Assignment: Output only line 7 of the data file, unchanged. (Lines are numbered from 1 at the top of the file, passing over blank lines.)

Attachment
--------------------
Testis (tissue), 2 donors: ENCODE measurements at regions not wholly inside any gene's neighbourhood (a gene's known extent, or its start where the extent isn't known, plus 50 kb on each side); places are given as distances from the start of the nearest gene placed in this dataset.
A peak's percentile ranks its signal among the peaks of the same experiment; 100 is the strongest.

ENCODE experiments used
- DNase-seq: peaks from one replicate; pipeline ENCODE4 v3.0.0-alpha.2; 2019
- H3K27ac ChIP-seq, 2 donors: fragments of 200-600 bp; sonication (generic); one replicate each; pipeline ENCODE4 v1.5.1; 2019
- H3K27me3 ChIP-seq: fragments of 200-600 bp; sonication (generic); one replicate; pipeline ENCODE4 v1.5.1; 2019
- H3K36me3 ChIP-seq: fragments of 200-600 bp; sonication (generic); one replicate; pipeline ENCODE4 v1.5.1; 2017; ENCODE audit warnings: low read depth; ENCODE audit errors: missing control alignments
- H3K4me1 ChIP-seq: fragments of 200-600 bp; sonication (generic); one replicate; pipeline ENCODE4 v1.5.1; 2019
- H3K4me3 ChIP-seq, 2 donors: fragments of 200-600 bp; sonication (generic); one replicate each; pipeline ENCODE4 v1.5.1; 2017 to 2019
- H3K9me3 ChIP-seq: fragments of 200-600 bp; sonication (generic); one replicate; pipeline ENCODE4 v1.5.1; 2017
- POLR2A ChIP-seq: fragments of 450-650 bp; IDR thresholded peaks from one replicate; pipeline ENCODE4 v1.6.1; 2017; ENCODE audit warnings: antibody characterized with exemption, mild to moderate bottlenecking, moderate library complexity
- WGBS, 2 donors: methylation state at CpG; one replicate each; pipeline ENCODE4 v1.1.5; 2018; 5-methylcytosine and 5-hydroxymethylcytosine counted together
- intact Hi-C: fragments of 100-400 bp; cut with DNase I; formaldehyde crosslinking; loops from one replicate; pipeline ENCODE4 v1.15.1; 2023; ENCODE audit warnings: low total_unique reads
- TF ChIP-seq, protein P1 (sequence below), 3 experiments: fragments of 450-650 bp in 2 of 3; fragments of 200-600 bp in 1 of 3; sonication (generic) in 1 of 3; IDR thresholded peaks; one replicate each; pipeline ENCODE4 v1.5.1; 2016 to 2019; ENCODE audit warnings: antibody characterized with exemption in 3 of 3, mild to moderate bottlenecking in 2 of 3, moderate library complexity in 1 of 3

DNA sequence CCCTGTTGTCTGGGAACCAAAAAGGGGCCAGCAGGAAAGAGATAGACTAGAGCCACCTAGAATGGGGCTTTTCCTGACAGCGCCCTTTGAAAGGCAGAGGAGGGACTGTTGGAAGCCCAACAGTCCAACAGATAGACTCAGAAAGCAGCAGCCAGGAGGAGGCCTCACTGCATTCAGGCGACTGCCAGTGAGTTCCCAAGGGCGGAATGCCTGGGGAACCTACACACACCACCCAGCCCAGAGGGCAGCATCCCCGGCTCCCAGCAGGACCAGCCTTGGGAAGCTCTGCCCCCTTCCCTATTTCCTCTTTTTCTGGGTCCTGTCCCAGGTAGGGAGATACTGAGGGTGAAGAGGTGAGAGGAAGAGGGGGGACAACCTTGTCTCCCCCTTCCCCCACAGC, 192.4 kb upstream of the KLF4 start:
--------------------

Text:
- H3K36me3 ChIP-seq: fragments of 200-600 bp; sonication (generic); one replicate; pipeline ENCODE4 v1.5.1; 2017; ENCODE audit warnings: low read depth; ENCODE audit errors: missing control alignments